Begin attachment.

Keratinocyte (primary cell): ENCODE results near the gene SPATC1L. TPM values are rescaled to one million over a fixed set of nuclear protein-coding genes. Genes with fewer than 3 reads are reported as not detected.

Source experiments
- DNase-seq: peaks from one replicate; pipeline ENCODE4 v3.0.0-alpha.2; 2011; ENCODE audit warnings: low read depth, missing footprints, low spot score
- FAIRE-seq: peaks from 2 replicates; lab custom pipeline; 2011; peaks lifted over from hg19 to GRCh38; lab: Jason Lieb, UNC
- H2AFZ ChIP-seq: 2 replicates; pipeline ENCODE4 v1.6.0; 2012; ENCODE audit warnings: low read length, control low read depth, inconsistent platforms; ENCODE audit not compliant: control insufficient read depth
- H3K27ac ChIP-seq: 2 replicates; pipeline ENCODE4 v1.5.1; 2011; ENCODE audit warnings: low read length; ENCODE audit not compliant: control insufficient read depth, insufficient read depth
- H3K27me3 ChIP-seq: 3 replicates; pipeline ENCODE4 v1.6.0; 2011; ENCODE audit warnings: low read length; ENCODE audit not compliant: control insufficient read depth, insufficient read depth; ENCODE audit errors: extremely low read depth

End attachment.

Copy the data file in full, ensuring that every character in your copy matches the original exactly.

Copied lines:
Keratinocyte (primary cell): ENCODE results near the gene SPATC1L. TPM values are rescaled to one million over a fixed set of nuclear protein-coding genes. Genes with fewer than 3 reads are reported as not detected.

Source experiments
- DNase-seq: peaks from one replicate; pipeline ENCODE4 v3.0.0-alpha.2; 2011; ENCODE audit warnings: low read depth, missing footprints, low spot score
- FAIRE-seq: peaks from 2 replicates; lab custom pipeline; 2011; peaks lifted over from hg19 to GRCh38; lab: Jason Lieb, UNC
- H2AFZ ChIP-seq: 2 replicates; pipeline ENCODE4 v1.6.0; 2012; ENCODE audit warnings: low read length, control low read depth, inconsistent platforms; ENCODE audit not compliant: control insufficient read depth
- H3K27ac ChIP-seq: 2 replicates; pipeline ENCODE4 v1.5.1; 2011; ENCODE audit warnings: low read length; ENCODE audit not compliant: control insufficient read depth, insufficient read depth
- H3K27me3 ChIP-seq: 3 replicates; pipeline ENCODE4 v1.6.0; 2011; ENCODE audit warnings: low read length; ENCODE audit not compliant: control insufficient read depth, insufficient read depth; ENCODE audit errors: extremely low read depth